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When's the worst time for poor yields?

To state the obvious: There's never a good time to have poor yields; they're always bad. But are some years worse then others to be hit with poor yields?...

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To state the obvious: There's never a good time to have poor yields; they're always bad. But are some years worse then others to be hit with poor yields?

I ask because uncooperative harvest weather is hurting yields for many Upper Midwest farmers. It's too early to accurately estimate the extent of the losses, but yields definitely will be poorer than they would have been with better weather. Poorer-than-hoped-for yields, of course, come on top of poorer-than-hoped-for crop prices.

I'm reminded of a brief debate between two farmers that I overheard years ago at a grain elevator. Drought had hammered yields in their area, and both farmers were harvesting poor crops at a time of poor prices. And so they talked about the worst time to have poor yields.

The first farmer said that the year's poor yields, while painful financially, would have hurt even more if prices had been good. He said he'd prefer good yields when prices are good and poor yields when prices are poor. "Of course I never want a poor crop. But it's to better have one now than when prices are good," he said.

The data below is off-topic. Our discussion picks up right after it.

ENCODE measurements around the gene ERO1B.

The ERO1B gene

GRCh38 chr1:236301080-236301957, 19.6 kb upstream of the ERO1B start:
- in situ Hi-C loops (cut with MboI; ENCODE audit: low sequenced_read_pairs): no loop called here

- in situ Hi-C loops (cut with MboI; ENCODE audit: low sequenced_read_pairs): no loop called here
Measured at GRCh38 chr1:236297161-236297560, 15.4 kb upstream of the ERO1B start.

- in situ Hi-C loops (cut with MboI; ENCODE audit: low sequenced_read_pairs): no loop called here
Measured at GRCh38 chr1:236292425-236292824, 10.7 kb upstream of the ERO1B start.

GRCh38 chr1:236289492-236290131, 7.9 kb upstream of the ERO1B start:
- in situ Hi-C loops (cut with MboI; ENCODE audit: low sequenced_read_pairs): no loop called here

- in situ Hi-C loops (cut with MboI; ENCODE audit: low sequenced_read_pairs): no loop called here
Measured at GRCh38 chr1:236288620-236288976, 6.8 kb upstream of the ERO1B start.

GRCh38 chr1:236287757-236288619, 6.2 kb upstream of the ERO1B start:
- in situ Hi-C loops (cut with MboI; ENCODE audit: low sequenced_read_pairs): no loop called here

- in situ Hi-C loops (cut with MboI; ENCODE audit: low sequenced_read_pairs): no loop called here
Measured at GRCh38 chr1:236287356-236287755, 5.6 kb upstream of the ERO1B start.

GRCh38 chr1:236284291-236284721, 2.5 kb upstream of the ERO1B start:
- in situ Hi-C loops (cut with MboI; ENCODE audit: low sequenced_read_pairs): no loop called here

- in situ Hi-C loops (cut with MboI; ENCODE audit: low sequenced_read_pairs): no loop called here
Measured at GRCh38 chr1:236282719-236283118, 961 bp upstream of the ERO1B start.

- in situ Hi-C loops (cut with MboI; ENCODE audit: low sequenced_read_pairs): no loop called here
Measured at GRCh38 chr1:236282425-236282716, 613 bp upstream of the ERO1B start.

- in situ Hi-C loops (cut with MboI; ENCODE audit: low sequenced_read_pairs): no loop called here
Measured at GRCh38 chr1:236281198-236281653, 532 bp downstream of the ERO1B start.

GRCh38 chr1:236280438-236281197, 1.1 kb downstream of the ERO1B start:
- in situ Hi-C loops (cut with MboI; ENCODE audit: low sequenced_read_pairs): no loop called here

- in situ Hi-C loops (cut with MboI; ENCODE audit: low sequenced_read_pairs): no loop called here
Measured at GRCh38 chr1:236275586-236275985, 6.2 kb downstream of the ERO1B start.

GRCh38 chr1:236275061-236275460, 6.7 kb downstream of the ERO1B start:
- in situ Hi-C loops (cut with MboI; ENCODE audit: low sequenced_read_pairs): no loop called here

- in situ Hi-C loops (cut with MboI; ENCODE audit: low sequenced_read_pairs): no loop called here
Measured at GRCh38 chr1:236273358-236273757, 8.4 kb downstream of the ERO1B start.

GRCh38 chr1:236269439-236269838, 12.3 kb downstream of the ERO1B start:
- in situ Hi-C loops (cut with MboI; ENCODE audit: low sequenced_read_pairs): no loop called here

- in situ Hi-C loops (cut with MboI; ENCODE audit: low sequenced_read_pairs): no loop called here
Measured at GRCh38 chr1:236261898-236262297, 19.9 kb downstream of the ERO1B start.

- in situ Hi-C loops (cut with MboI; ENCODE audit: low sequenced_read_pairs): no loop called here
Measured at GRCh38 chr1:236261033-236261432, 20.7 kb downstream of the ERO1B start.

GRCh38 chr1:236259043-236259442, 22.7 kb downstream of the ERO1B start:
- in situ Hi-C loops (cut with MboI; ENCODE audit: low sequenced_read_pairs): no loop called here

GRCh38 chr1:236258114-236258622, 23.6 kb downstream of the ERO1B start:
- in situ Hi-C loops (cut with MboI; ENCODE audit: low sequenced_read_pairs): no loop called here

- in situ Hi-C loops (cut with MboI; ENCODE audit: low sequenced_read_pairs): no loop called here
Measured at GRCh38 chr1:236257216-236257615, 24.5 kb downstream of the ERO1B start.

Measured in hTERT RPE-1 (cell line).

The other farmer disagreed (quite vehemently). He insisted that poor yields are worst when crop prices are poor. To survive until the next crop year, he needed good yields to offset the poor prices, he said.

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Which farmer was right?

The answer, I suppose, depends on a farming operation's cash flow and overall financial strength. If you're struggling to stay afloat, you probably agree with the second farmer. If you're in a fairly strong financial postion, you probably agree with the first farmer.

As always, your thoughts are welcome. Drop me a line at jknutson@agweek.com

 

 

 

 

Opinion by Jonathan Knutson
Plain Living
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